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Scientists reexamine the effect of wolves on aspen tree recovery in Yellowstone

Aspen saplings in Yellowstone National Park.
Yellowstone National Park
/
flickr
Aspen saplings in Yellowstone National Park.

New research from Utah State University calls into question one of biology’s classic tales – the role of gray wolves in Yellowstone. A textbook example of keystone predators, wolves are thought to be responsible for maintaining balance in an ecosystem by keeping herbivore populations in check. Studies have shown that since the 1995 reintroduction of wolves to Yellowstone National Park, aspen growth has recovered significantly. Ph.D. candidate Elaine Brice and Dan MacNulty, Associate Professor of Wildland Resources, have now shown that earlier studies overestimated this effect.

“Aspen has been kind of in decline in the park for such a long time. So I think the reason that they started to measure just the tallest ones… the justification was that, they call it the leading edge. They were basically measuring the first Aspen to start to respond. And that was going to kind of predict what was going to happen down the line,” Brice said.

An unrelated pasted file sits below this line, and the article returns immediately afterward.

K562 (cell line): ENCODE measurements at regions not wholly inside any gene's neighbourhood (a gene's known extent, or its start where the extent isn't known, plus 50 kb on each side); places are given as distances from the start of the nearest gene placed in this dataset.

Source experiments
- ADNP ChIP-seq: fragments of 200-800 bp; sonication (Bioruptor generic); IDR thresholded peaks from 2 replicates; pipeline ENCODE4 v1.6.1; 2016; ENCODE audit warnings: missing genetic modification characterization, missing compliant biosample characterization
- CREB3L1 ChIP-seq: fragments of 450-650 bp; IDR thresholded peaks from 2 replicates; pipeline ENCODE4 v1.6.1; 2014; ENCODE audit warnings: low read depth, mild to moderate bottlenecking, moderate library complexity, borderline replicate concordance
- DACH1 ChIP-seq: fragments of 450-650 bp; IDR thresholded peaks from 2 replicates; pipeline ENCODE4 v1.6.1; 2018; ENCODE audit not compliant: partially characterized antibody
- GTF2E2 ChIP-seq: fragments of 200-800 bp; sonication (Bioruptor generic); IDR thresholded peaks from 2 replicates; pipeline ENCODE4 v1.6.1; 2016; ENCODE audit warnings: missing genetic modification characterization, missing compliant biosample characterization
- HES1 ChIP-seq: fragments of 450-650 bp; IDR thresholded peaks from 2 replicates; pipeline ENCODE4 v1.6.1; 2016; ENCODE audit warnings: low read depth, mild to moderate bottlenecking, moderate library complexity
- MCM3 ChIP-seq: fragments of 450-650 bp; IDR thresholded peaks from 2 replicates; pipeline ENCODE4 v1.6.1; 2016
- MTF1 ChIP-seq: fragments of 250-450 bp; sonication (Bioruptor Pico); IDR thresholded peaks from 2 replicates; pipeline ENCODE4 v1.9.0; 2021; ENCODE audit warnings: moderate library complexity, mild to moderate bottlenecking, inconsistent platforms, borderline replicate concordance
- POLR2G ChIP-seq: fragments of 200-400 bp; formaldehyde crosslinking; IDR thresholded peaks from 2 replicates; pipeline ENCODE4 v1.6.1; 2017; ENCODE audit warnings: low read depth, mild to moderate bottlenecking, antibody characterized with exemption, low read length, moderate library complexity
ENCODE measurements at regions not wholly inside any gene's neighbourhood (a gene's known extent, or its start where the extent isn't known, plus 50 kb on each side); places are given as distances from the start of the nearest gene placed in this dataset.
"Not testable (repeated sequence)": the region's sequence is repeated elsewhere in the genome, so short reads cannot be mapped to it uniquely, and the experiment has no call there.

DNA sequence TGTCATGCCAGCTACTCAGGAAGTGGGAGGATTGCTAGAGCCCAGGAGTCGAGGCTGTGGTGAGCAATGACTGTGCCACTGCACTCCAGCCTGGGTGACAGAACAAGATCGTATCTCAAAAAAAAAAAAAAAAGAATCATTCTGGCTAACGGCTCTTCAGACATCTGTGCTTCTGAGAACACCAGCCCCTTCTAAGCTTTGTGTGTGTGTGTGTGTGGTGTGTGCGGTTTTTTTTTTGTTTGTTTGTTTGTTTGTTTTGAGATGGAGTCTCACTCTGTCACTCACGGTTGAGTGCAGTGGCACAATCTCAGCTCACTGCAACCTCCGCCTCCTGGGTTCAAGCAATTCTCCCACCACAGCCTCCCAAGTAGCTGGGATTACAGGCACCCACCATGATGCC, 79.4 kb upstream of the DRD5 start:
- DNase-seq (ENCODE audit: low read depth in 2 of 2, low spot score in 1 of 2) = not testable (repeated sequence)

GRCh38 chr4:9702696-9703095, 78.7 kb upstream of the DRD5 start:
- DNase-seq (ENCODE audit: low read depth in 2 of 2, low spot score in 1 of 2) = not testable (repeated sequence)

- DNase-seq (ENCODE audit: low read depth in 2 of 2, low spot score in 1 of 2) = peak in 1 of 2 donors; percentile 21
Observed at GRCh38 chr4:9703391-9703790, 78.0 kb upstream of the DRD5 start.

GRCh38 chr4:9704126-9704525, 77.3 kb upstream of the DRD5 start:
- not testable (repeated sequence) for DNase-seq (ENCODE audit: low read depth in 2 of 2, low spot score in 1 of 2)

By measuring only the tallest aspen trees, researchers unintentionally biased the data. Brice and MacNulty showed that the tallest trees are the most successful and do not represent the recovery of aspen populations as a whole. Another problem with the recovery studies, Brice said, is that the data are largely recycled.

“And so you have the same datasets, the same people using them. And the snowballing of essentially, inbred citations, right, citing yourself over and over again, which really has propagated this story. So, it's not clear at all that the data is non-randomly sampled,” Brice said.

Brice’s research shows that wolves are having a positive impact on aspen recovery, but that other factors beyond overgrazing are also threatening these trees.

"As human beings, we're really predisposed to believing in sort of simple stories. And so, when these complicated details come up, the idea that, geez, maybe wolves aren't the only driver of aspen population dynamics, we kind of tune out,” MacNulty said.

Although a simple story may be compelling, the truth is often more complicated. Read more at https://onlinelibrary.wiley.com/doi/full/10.1111/ele.13915.